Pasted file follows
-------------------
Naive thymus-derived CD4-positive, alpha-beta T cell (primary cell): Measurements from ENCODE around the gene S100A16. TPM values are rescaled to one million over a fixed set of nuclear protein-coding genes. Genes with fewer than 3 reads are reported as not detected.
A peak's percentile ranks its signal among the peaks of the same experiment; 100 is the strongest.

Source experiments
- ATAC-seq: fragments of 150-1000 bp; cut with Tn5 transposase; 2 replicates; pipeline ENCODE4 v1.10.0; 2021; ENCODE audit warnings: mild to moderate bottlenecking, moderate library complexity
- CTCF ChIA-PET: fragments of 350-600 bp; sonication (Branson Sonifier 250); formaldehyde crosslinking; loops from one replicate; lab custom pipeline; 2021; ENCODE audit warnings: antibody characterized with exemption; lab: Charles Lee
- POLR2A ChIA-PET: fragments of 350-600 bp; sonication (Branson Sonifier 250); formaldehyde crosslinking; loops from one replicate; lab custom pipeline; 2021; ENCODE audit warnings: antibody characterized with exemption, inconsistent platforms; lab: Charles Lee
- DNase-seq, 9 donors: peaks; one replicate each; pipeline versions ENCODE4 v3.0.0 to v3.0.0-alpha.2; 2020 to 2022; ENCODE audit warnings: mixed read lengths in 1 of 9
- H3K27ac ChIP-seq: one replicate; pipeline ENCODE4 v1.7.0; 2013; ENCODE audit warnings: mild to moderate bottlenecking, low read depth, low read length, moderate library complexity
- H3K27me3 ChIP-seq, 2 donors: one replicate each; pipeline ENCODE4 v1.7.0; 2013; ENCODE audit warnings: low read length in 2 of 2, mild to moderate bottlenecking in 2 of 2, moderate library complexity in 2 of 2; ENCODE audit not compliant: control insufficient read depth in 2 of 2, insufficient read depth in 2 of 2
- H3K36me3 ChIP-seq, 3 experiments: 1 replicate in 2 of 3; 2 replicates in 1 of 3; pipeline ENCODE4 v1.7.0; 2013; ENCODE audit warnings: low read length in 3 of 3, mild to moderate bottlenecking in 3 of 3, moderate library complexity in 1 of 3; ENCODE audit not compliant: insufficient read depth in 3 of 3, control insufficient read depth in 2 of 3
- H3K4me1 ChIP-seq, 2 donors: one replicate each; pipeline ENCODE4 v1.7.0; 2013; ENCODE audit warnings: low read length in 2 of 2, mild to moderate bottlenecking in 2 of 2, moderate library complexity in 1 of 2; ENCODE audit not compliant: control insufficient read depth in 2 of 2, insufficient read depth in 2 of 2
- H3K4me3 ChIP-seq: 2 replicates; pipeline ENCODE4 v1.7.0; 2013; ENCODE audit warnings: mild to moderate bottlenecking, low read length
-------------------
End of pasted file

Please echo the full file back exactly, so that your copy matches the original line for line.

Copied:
Naive thymus-derived CD4-positive, alpha-beta T cell (primary cell): Measurements from ENCODE around the gene S100A16. TPM values are rescaled to one million over a fixed set of nuclear protein-coding genes. Genes with fewer than 3 reads are reported as not detected.
A peak's percentile ranks its signal among the peaks of the same experiment; 100 is the strongest.

Source experiments
- ATAC-seq: fragments of 150-1000 bp; cut with Tn5 transposase; 2 replicates; pipeline ENCODE4 v1.10.0; 2021; ENCODE audit warnings: mild to moderate bottlenecking, moderate library complexity
- CTCF ChIA-PET: fragments of 350-600 bp; sonication (Branson Sonifier 250); formaldehyde crosslinking; loops from one replicate; lab custom pipeline; 2021; ENCODE audit warnings: antibody characterized with exemption; lab: Charles Lee
- POLR2A ChIA-PET: fragments of 350-600 bp; sonication (Branson Sonifier 250); formaldehyde crosslinking; loops from one replicate; lab custom pipeline; 2021; ENCODE audit warnings: antibody characterized with exemption, inconsistent platforms; lab: Charles Lee
- DNase-seq, 9 donors: peaks; one replicate each; pipeline versions ENCODE4 v3.0.0 to v3.0.0-alpha.2; 2020 to 2022; ENCODE audit warnings: mixed read lengths in 1 of 9
- H3K27ac ChIP-seq: one replicate; pipeline ENCODE4 v1.7.0; 2013; ENCODE audit warnings: mild to moderate bottlenecking, low read depth, low read length, moderate library complexity
- H3K27me3 ChIP-seq, 2 donors: one replicate each; pipeline ENCODE4 v1.7.0; 2013; ENCODE audit warnings: low read length in 2 of 2, mild to moderate bottlenecking in 2 of 2, moderate library complexity in 2 of 2; ENCODE audit not compliant: control insufficient read depth in 2 of 2, insufficient read depth in 2 of 2
- H3K36me3 ChIP-seq, 3 experiments: 1 replicate in 2 of 3; 2 replicates in 1 of 3; pipeline ENCODE4 v1.7.0; 2013; ENCODE audit warnings: low read length in 3 of 3, mild to moderate bottlenecking in 3 of 3, moderate library complexity in 1 of 3; ENCODE audit not compliant: insufficient read depth in 3 of 3, control insufficient read depth in 2 of 3
- H3K4me1 ChIP-seq, 2 donors: one replicate each; pipeline ENCODE4 v1.7.0; 2013; ENCODE audit warnings: low read length in 2 of 2, mild to moderate bottlenecking in 2 of 2, moderate library complexity in 1 of 2; ENCODE audit not compliant: control insufficient read depth in 2 of 2, insufficient read depth in 2 of 2
- H3K4me3 ChIP-seq: 2 replicates; pipeline ENCODE4 v1.7.0; 2013; ENCODE audit warnings: mild to moderate bottlenecking, low read length